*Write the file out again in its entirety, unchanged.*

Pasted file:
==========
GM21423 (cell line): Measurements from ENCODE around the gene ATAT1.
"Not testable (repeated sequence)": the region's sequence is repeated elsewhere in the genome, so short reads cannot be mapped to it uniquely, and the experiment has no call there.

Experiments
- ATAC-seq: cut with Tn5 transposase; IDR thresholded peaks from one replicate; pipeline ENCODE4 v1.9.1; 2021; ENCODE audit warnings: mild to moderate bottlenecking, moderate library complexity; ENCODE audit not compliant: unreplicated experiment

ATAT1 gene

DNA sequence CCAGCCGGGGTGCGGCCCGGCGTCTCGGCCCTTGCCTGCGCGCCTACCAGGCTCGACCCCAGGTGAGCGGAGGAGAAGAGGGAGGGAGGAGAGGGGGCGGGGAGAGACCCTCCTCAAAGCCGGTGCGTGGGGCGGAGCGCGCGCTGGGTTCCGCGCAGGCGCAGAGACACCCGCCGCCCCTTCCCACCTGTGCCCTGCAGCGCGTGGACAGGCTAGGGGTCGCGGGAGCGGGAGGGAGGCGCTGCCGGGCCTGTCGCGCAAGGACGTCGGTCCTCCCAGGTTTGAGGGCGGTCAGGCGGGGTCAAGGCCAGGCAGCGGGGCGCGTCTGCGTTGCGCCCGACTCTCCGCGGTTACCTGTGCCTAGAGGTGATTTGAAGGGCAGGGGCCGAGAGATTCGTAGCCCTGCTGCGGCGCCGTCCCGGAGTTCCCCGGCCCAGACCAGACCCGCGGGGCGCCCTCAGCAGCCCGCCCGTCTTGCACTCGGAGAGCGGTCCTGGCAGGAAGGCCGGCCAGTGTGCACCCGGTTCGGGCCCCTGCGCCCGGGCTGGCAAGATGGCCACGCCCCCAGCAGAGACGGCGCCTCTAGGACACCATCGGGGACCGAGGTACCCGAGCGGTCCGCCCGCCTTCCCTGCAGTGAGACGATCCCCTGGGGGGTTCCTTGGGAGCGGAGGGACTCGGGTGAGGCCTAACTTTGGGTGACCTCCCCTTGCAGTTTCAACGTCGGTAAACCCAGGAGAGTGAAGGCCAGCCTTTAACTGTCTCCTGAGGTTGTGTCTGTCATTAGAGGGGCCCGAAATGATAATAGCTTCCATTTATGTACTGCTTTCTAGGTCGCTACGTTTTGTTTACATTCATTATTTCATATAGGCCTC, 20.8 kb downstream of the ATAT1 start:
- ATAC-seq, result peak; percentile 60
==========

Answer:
GM21423 (cell line): Measurements from ENCODE around the gene ATAT1.
"Not testable (repeated sequence)": the region's sequence is repeated elsewhere in the genome, so short reads cannot be mapped to it uniquely, and the experiment has no call there.

Experiments
- ATAC-seq: cut with Tn5 transposase; IDR thresholded peaks from one replicate; pipeline ENCODE4 v1.9.1; 2021; ENCODE audit warnings: mild to moderate bottlenecking, moderate library complexity; ENCODE audit not compliant: unreplicated experiment

ATAT1 gene

DNA sequence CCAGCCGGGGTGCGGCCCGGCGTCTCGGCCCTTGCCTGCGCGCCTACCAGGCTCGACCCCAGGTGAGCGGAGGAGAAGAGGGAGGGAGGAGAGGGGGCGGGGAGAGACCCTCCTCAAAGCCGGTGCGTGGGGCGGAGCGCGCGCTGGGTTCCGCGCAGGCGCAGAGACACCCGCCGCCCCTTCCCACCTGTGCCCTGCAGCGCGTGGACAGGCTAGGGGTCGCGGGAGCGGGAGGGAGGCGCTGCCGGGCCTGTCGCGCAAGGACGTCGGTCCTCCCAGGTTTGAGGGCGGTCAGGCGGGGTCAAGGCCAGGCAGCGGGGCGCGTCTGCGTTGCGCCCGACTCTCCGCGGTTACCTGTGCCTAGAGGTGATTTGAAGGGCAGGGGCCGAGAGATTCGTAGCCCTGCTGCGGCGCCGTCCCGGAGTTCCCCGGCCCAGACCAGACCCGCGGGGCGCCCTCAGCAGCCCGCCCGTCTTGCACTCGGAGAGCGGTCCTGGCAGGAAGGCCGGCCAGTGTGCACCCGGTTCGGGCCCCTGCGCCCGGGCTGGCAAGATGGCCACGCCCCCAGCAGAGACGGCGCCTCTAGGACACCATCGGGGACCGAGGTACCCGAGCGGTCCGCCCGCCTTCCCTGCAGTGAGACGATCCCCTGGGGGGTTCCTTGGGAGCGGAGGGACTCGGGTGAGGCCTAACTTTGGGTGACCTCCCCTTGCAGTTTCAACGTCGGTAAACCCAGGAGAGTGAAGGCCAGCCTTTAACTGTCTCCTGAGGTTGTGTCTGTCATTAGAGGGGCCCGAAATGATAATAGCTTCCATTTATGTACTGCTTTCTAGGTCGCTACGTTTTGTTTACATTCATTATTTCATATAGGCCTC, 20.8 kb downstream of the ATAT1 start:
- ATAC-seq, result peak; percentile 60